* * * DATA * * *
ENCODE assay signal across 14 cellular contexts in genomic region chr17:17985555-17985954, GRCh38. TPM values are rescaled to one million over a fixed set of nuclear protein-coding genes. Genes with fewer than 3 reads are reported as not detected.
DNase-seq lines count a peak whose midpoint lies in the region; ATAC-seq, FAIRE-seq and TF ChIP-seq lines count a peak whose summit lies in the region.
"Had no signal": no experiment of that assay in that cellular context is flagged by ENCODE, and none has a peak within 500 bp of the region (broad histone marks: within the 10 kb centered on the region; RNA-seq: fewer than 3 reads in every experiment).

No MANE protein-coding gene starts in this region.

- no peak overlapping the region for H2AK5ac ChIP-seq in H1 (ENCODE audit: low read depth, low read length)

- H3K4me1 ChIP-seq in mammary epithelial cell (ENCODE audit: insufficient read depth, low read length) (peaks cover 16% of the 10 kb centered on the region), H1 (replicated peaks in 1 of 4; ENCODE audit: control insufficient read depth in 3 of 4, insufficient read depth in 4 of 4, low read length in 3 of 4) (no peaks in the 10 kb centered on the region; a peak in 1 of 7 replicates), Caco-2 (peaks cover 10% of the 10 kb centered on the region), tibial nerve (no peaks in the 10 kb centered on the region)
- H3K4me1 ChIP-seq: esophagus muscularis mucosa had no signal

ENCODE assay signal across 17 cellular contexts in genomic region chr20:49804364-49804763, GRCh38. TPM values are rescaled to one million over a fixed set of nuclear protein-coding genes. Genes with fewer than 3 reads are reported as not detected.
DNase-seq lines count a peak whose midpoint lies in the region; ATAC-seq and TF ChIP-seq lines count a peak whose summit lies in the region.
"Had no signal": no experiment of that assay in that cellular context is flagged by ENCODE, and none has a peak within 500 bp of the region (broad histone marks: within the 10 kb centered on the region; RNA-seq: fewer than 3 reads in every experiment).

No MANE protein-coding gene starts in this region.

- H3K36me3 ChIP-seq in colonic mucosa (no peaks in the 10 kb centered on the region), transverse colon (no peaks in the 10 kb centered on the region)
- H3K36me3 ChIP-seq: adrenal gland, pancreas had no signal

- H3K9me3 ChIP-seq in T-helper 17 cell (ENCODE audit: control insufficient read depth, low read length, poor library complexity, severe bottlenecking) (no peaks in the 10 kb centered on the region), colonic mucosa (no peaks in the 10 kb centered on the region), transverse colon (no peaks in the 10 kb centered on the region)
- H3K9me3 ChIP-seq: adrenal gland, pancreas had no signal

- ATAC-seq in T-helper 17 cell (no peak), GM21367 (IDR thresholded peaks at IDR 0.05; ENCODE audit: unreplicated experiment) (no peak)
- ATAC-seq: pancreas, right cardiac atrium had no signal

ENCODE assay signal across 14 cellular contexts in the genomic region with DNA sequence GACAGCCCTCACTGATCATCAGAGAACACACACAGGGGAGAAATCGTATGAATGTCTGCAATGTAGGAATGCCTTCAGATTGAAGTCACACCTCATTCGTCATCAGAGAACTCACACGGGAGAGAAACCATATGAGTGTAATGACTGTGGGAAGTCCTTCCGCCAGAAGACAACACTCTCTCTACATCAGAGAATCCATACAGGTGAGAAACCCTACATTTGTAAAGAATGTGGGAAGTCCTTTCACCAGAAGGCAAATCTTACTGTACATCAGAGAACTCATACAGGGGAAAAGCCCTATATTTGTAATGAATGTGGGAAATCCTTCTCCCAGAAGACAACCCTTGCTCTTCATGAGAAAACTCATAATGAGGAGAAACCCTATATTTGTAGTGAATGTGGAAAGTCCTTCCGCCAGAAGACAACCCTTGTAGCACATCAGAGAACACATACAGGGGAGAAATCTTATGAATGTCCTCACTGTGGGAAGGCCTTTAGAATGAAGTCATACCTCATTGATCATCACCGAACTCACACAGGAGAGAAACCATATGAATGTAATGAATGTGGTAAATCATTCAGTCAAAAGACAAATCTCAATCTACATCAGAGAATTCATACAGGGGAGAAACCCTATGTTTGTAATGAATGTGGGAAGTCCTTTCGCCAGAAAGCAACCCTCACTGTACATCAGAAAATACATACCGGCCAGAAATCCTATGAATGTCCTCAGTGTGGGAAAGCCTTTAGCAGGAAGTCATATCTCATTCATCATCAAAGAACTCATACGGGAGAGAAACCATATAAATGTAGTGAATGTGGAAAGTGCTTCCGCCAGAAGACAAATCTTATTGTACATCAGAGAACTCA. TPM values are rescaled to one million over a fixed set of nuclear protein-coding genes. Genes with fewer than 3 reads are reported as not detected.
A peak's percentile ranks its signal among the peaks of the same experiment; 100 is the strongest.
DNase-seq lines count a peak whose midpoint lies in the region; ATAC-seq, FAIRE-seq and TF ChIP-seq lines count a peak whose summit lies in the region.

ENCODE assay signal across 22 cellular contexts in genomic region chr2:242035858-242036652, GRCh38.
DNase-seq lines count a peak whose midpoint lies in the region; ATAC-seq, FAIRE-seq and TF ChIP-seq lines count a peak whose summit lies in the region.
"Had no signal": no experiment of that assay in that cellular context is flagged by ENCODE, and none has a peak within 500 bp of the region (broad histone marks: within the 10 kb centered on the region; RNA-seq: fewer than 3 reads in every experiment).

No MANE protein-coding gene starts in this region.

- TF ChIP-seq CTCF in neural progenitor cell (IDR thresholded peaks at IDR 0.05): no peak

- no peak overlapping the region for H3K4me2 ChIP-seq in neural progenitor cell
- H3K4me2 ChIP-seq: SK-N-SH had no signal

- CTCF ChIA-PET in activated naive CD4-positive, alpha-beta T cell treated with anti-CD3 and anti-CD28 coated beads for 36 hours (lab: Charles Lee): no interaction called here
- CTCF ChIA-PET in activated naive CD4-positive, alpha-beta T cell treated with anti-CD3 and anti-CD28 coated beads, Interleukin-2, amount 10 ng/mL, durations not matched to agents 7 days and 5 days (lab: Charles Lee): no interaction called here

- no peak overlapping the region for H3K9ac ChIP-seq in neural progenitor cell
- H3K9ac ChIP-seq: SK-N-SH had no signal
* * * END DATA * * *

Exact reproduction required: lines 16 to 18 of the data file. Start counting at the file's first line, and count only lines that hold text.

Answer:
- ATAC-seq in T-helper 17 cell (no peak), GM21367 (IDR thresholded peaks at IDR 0.05; ENCODE audit: unreplicated experiment) (no peak)
- ATAC-seq: pancreas, right cardiac atrium had no signal

ENCODE assay signal across 14 cellular contexts in the genomic region with DNA sequence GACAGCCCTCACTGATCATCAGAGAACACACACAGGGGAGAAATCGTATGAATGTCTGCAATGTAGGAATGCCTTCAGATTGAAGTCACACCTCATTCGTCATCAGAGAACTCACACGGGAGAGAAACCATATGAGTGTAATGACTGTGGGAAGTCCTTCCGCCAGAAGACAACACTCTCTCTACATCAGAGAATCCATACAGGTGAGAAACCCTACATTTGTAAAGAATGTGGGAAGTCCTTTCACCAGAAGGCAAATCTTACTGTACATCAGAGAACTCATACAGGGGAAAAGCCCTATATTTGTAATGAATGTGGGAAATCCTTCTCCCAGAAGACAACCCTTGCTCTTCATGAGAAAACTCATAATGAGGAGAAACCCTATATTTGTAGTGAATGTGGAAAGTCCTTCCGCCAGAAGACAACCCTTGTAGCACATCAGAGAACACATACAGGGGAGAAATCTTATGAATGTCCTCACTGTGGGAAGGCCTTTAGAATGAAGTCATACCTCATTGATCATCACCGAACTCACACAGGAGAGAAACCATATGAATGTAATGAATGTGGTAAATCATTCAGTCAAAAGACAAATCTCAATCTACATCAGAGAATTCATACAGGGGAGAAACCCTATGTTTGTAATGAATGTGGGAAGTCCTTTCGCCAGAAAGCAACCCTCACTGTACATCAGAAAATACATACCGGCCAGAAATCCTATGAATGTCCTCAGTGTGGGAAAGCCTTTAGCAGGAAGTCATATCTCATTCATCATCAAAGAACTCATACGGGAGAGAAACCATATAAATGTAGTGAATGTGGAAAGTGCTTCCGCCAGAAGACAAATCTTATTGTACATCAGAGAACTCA. TPM values are rescaled to one million over a fixed set of nuclear protein-coding genes. Genes with fewer than 3 reads are reported as not detected.